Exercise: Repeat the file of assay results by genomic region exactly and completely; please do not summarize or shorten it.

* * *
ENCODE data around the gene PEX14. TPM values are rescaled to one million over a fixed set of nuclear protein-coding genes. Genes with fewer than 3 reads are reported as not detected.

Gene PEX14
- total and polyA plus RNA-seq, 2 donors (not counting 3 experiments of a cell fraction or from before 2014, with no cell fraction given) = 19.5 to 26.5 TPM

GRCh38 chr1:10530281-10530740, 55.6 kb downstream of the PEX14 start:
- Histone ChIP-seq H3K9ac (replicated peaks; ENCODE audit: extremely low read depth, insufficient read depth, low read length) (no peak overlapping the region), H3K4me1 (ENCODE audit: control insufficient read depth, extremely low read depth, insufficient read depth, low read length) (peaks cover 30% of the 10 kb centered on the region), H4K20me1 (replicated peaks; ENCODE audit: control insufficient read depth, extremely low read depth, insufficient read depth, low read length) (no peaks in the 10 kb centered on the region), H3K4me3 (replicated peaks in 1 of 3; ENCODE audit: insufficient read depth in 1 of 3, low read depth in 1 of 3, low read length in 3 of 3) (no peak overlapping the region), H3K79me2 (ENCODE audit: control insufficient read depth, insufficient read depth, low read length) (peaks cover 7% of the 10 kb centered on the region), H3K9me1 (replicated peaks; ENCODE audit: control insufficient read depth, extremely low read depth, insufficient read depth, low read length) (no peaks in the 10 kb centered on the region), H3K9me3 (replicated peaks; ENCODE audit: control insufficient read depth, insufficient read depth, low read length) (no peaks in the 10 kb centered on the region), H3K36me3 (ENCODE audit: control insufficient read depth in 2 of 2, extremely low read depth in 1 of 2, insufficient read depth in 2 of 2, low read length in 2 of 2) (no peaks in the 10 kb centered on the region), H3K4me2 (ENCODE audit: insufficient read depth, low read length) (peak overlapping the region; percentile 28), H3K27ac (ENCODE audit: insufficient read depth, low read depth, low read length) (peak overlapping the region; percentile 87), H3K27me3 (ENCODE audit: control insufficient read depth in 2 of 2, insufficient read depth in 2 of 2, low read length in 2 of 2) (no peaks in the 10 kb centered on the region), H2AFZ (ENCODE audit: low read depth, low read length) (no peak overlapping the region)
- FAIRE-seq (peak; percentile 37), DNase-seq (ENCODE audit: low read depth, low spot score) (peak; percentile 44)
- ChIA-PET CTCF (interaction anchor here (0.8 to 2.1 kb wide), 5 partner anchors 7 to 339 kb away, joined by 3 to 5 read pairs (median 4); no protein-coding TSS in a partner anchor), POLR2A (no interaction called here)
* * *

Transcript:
ENCODE data around the gene PEX14. TPM values are rescaled to one million over a fixed set of nuclear protein-coding genes. Genes with fewer than 3 reads are reported as not detected.

Gene PEX14
- total and polyA plus RNA-seq, 2 donors (not counting 3 experiments of a cell fraction or from before 2014, with no cell fraction given) = 19.5 to 26.5 TPM

GRCh38 chr1:10530281-10530740, 55.6 kb downstream of the PEX14 start:
- Histone ChIP-seq H3K9ac (replicated peaks; ENCODE audit: extremely low read depth, insufficient read depth, low read length) (no peak overlapping the region), H3K4me1 (ENCODE audit: control insufficient read depth, extremely low read depth, insufficient read depth, low read length) (peaks cover 30% of the 10 kb centered on the region), H4K20me1 (replicated peaks; ENCODE audit: control insufficient read depth, extremely low read depth, insufficient read depth, low read length) (no peaks in the 10 kb centered on the region), H3K4me3 (replicated peaks in 1 of 3; ENCODE audit: insufficient read depth in 1 of 3, low read depth in 1 of 3, low read length in 3 of 3) (no peak overlapping the region), H3K79me2 (ENCODE audit: control insufficient read depth, insufficient read depth, low read length) (peaks cover 7% of the 10 kb centered on the region), H3K9me1 (replicated peaks; ENCODE audit: control insufficient read depth, extremely low read depth, insufficient read depth, low read length) (no peaks in the 10 kb centered on the region), H3K9me3 (replicated peaks; ENCODE audit: control insufficient read depth, insufficient read depth, low read length) (no peaks in the 10 kb centered on the region), H3K36me3 (ENCODE audit: control insufficient read depth in 2 of 2, extremely low read depth in 1 of 2, insufficient read depth in 2 of 2, low read length in 2 of 2) (no peaks in the 10 kb centered on the region), H3K4me2 (ENCODE audit: insufficient read depth, low read length) (peak overlapping the region; percentile 28), H3K27ac (ENCODE audit: insufficient read depth, low read depth, low read length) (peak overlapping the region; percentile 87), H3K27me3 (ENCODE audit: control insufficient read depth in 2 of 2, insufficient read depth in 2 of 2, low read length in 2 of 2) (no peaks in the 10 kb centered on the region), H2AFZ (ENCODE audit: low read depth, low read length) (no peak overlapping the region)
- FAIRE-seq (peak; percentile 37), DNase-seq (ENCODE audit: low read depth, low spot score) (peak; percentile 44)
- ChIA-PET CTCF (interaction anchor here (0.8 to 2.1 kb wide), 5 partner anchors 7 to 339 kb away, joined by 3 to 5 read pairs (median 4); no protein-coding TSS in a partner anchor), POLR2A (no interaction called here)